By Paul Aronsohn
The Village of Ridgewood is at a crossroads.
For the first time in recent memory, our community has been discussing, debating and even deciding some of the big issues that have long simmered just beneath the surface – issues, such as taxes and government services, multifamily housing, parking and of course, Valley Hospital. Rather than play it safe and continue to “kick the can down the road” we have sought to resolve issues which have long eluded us.
Granted, it hasn’t always been pretty. Emotions have run high. Discussions have run late into the night. And conversations on social media have often taken on an uncivil tone as tempers flare and fingers are pointed.
Too often these issues have been cast as epic battles between the advocates of progress and the protectors of tradition. Too often these issues have revealed or created deep divisions among our residents.
Regardless, we – as a community – have been making a good faith effort to find our way forward on some of our seemingly intractable issues.
When I first joined the Council in 2008, my predecessors had just adopted a budget that raised municipal taxes by almost 7 percent. That seems excessive by today’s standards, but back then, large tax increases were “business as usual” for Ridgewood and many other New Jersey municipalities.
Regardless, a few years ago, we got serious about the way we do government. Through a series of changes in both people and policies, we have successfully changed course. Two years of no tax increases. A government-wide emphasis on “customer” service. Increased transparency in everything we do – from televised budget hearings to a user-friendly municipal website to council members who made it their priority to meet with residents practically anytime, anywhere, to discuss any issue.
We also took the controversial step of hiring a Village Manager with no prior government experience – a long-time resident who brought to the job a solid background in private sector management and a deep-seated passion for the town in which she lives. (Incidentally, I believe this was the best and most important decision made by the Council in recent years.)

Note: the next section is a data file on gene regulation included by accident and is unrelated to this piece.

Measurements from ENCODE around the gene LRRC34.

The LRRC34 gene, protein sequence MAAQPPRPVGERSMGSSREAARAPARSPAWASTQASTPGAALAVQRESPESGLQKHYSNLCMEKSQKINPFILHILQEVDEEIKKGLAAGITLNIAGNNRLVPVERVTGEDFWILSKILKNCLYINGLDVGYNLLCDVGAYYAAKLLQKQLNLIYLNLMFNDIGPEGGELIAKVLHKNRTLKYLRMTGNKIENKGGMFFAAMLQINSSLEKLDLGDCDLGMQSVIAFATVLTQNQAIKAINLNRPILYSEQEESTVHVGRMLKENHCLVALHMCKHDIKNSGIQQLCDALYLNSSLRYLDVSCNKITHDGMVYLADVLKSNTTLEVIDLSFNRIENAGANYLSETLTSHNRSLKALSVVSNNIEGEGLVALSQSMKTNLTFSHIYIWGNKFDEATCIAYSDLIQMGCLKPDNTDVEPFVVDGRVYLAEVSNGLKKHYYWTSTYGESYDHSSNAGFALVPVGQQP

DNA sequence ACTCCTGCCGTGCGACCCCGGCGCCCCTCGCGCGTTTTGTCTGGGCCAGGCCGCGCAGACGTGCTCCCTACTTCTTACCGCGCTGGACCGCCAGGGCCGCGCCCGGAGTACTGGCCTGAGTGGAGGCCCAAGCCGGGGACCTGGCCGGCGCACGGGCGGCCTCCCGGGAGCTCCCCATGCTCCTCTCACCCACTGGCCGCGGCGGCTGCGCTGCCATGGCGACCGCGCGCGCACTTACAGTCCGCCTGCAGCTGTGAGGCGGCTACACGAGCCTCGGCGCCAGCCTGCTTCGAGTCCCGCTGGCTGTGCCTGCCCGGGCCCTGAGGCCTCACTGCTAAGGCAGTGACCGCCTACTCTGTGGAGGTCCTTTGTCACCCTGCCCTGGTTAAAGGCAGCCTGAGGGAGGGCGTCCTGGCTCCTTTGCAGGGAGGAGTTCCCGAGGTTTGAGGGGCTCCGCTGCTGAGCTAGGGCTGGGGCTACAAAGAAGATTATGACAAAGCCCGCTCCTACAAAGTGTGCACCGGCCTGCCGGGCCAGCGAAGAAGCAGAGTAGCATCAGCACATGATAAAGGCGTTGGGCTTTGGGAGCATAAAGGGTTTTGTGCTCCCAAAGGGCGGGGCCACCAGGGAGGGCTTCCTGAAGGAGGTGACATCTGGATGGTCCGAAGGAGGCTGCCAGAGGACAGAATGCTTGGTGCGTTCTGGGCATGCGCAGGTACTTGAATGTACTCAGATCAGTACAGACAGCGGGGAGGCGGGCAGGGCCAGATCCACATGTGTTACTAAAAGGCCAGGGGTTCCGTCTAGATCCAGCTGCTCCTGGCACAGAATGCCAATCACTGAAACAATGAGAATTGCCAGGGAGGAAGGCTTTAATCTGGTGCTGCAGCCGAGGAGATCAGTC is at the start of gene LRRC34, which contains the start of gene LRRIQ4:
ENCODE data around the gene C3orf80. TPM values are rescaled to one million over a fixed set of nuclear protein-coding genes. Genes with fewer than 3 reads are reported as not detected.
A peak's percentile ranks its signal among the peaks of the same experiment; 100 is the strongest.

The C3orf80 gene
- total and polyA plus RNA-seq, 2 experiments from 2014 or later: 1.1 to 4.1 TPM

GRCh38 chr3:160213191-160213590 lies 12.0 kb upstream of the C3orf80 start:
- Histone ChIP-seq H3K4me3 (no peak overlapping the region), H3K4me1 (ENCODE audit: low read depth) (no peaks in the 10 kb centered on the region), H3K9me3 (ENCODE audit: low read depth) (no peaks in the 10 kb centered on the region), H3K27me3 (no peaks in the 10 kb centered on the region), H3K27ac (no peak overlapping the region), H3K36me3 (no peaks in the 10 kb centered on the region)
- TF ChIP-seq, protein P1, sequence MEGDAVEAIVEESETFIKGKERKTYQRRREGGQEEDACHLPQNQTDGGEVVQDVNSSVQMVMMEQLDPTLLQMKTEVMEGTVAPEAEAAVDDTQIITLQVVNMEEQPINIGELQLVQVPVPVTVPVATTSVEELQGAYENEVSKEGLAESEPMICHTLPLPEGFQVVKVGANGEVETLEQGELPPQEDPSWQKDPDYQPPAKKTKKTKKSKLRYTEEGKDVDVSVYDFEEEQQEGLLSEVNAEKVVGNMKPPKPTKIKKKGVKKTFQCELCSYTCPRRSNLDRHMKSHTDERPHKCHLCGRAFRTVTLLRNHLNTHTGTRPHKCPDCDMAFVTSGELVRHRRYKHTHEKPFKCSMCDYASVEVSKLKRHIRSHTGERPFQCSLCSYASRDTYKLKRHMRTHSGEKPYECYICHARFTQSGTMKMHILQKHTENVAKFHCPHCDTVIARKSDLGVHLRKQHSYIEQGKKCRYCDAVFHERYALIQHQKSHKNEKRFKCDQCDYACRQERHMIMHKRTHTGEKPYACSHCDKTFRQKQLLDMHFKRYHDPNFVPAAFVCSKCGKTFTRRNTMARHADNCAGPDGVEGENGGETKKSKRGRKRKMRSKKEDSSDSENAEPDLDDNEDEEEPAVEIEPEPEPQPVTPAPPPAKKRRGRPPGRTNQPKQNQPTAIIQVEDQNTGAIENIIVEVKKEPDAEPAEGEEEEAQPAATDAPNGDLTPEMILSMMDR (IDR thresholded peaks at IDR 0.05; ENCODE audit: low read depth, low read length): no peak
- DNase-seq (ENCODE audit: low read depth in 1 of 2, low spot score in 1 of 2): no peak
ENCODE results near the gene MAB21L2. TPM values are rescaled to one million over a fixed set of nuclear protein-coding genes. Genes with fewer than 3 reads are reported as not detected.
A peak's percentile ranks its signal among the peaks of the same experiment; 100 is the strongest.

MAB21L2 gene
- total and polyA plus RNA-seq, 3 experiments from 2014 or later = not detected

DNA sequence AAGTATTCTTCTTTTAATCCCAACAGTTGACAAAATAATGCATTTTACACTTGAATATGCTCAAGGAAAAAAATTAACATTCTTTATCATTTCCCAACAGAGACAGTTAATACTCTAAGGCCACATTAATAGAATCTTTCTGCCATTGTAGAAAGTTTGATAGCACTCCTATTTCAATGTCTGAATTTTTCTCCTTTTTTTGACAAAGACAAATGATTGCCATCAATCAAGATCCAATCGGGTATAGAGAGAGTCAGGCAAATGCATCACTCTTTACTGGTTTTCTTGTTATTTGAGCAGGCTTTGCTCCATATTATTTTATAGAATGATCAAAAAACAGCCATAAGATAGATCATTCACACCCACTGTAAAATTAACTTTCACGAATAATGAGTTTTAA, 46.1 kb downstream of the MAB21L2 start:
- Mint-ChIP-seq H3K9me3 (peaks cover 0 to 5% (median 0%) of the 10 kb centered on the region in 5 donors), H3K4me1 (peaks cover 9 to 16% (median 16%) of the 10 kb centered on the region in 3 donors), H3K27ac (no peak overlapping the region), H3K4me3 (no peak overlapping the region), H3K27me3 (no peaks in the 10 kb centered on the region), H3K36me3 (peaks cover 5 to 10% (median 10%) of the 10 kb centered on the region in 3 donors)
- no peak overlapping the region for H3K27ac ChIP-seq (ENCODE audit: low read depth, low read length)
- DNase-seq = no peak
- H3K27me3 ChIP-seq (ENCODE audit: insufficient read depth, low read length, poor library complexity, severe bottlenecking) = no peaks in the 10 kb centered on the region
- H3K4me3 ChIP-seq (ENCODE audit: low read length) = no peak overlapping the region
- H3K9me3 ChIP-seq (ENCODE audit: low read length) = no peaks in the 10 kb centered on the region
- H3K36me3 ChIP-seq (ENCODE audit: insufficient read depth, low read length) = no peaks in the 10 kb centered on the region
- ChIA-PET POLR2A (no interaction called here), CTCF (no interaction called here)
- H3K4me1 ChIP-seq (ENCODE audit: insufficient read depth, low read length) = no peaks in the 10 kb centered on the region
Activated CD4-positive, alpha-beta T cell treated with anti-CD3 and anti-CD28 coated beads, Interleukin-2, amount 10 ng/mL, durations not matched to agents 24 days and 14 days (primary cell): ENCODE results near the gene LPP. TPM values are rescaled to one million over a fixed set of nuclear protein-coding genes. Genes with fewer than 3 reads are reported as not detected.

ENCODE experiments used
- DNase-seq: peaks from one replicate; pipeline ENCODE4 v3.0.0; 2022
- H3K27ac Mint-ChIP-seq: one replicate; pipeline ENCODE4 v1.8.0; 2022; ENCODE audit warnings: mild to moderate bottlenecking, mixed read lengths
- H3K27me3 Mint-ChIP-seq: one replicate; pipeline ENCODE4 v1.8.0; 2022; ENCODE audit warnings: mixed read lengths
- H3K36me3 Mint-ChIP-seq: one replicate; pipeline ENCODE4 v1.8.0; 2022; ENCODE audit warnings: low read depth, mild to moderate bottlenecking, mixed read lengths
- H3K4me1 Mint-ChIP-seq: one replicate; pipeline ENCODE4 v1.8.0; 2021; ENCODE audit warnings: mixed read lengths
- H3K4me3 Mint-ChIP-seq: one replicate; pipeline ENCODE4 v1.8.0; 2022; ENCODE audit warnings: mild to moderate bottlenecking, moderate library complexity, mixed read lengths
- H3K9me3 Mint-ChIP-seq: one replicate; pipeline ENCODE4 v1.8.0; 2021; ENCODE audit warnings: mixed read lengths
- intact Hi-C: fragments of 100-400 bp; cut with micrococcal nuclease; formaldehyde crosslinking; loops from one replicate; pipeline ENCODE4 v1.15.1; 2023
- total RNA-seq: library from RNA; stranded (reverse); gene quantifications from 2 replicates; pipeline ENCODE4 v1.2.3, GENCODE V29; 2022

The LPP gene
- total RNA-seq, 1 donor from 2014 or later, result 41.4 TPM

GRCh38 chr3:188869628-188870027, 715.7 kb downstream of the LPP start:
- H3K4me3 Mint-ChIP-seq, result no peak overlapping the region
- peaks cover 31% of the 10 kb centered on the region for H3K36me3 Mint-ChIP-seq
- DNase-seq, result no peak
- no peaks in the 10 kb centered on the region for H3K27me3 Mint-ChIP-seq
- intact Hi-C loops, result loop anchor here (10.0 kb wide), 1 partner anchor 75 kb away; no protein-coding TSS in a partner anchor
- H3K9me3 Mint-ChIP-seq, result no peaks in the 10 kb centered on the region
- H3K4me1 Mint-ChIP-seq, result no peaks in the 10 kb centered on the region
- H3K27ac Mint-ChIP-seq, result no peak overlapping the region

Taken together, we have effectively changed the way we do government … for the better.
Ridgewood has long been home to high-density, multifamily housing. In fact, although known primarily for its single family houses, the Village has for decades been home to several apartment buildings.
Regardless, the current discussion about additional multifamily housing – this time focused on luxury apartments in the downtown area – has given rise to one of the Village’s most contentious debates. According to some, nothing less than “the future of Ridgewood” hangs in the balance. Some concerns have been reasonable. Some not so much. But after more than 5 years of very public deliberation – including about 2 years of formal hearings as well as a series of independent “impact” studies – the Council approved four locations for this new housing.
In my mind, this is a good move that will allow us to provide our “empty-nesters” with more housing options, generate more foot traffic for our downtown businesses and help us to meet our “affordable housing” obligations. And when compared to some of the other options for those four sites, such as additional retail businesses, it seems to be a smart move, too.